messagingSenderId		: "PASTE_YOUR_FIREBASE_MESSAGING_SENDER_ID_HERE"
   }
};

Once completed double check that this file resides within the following location: tabs-demo/src/environments/environment.ts.

Finally you'll need to amend the root component for the project - tabs-demo/src/app/app.component.ts - so that the following changes are made:

  • The firebase node package is imported along with the environment.ts file
  • The LoginPage component is imported
  • The rootPage value is changed from TabsPage to LoginPage
  • Firebase is able to be connected to with credentials supplied through the environment.ts file

These changes should result in a root component file that looks like this:

import { Component } from '@angular/core';
import { Platform } from 'ionic-angular';
import { StatusBar } from '@ionic-native/status-bar';
import { SplashScreen } from '@ionic-native/splash-screen';
import firebase from 'firebase';
import { environment } from '../environments/environment';

import { LoginPage } from '../pages/login/login';

@Component({
  templateUrl: 'app.html'
})
export class MyApp {
  rootPage:any = LoginPage;

  constructor(platform: Platform, statusBar: StatusBar, splashScreen: SplashScreen) {
    platform.ready().then(() => {
      // Okay, so the platform is ready and our plugins are available.
      // Here you can do any higher level native things you might need.
      statusBar.styleDefault();
      splashScreen.hide();
    });

    firebase.initializeApp(environment.firebase);
  }
}

With the foundational elements for our project now in place let's move onto configuring the necessary methods for the Firebase authentication service.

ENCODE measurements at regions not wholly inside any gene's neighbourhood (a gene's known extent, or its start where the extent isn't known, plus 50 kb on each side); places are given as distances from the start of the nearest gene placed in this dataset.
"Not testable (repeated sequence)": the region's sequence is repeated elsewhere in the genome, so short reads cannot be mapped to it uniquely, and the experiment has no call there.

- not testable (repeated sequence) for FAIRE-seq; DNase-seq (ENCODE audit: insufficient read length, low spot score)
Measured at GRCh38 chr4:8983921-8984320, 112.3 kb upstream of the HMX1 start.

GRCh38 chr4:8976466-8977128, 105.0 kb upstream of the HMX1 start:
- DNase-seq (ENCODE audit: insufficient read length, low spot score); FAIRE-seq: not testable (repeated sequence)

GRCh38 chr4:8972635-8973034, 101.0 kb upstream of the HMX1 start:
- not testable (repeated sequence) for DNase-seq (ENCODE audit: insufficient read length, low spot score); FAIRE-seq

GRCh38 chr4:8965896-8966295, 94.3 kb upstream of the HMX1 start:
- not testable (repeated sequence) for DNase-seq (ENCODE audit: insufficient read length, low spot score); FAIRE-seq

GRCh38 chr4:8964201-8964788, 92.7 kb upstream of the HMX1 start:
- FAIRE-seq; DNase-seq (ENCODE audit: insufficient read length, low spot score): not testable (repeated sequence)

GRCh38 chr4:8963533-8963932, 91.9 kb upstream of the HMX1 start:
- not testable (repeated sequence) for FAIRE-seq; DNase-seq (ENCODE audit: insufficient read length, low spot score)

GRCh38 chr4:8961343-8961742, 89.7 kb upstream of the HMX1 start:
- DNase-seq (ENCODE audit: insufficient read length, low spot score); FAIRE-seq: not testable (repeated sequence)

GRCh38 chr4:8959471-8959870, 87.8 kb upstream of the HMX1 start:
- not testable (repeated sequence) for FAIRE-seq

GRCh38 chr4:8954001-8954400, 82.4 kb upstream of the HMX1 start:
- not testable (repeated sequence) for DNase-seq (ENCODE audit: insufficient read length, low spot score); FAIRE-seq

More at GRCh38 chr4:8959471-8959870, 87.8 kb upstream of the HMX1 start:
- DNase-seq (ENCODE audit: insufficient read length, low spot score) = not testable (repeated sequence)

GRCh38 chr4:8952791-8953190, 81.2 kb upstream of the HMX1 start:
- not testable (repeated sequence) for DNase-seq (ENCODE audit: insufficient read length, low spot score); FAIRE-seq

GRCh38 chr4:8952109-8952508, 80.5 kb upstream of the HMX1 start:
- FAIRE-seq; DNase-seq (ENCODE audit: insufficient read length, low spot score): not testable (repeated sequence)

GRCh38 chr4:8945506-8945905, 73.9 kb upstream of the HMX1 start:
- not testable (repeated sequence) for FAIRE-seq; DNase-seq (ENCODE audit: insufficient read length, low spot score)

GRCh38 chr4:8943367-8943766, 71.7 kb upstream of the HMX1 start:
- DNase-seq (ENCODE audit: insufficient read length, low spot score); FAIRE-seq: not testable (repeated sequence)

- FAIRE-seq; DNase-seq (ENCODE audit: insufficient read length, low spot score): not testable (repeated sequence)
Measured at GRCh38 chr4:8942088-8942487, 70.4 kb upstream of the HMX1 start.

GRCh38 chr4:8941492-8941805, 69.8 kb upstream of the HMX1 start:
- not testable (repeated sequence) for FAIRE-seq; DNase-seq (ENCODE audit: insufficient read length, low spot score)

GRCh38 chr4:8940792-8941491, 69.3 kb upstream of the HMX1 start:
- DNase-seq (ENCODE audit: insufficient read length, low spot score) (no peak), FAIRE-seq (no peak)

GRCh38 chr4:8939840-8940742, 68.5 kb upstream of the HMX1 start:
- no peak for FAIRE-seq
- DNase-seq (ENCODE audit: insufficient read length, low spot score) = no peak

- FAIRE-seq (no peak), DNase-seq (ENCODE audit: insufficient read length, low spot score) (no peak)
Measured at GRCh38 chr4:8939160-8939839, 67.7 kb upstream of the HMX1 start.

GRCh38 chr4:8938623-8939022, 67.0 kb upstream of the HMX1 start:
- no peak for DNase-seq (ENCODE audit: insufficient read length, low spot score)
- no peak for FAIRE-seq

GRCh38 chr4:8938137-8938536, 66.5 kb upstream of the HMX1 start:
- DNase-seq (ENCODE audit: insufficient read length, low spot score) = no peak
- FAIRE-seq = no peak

Defining project authentication

In the Setting up Firebase section we defined the sign-in provider for use with this project - which involves supplying an e-mail/password value for our account.

In order to authenticate access for our project we'll make use of a small subset of the auth() service methods supplied by the Firebase Web API.

These will be crafted into our own custom authentication methods that we'll shortly write within the tabs-demo/src/providers/auth/auth.ts service.

By placing these within a service we ensure that our authentication logic will be delivered from one file and not scattered/repeated over multiple components - which makes for sensible and effective code management (particularly if the project should grow/be accessed by other developers).

The Auth service is fairly minimal (as we're only using a small subset of the available methods supplied by the Firebase auth() class) and simply handles the following requirements:

  • Authenticates the user with the signInWithEmailAndPassword method
  • Logs the user out from Firebase

Can't get much simpler than that - as demonstrated within the tabs-demo/src/providers/auth/auth.ts service:

import { Injectable } from '@angular/core';
import { Http } from '@angular/http';
import 'rxjs/add/operator/map';
import { Observable } from 'rxjs/Observable';

// DON'T forget to import the Firebase node package!
import * as firebase from 'firebase';



@Injectable()
export class AuthProvider {

   public user                   : Observable;

 
   constructor(public http       : Http) 
   {
      firebase.auth().onAuthStateChanged((user) =>
      {
        if (user) 
        {
          // User is signed in.
          console.log('User is signed in');
        } 
        else 
        {
          // No user is signed in.
          console.log('User is NOT signed in');
        }
      });
   }




   /** 
    * Use Firebase Web API signInWithEmailAndPassword method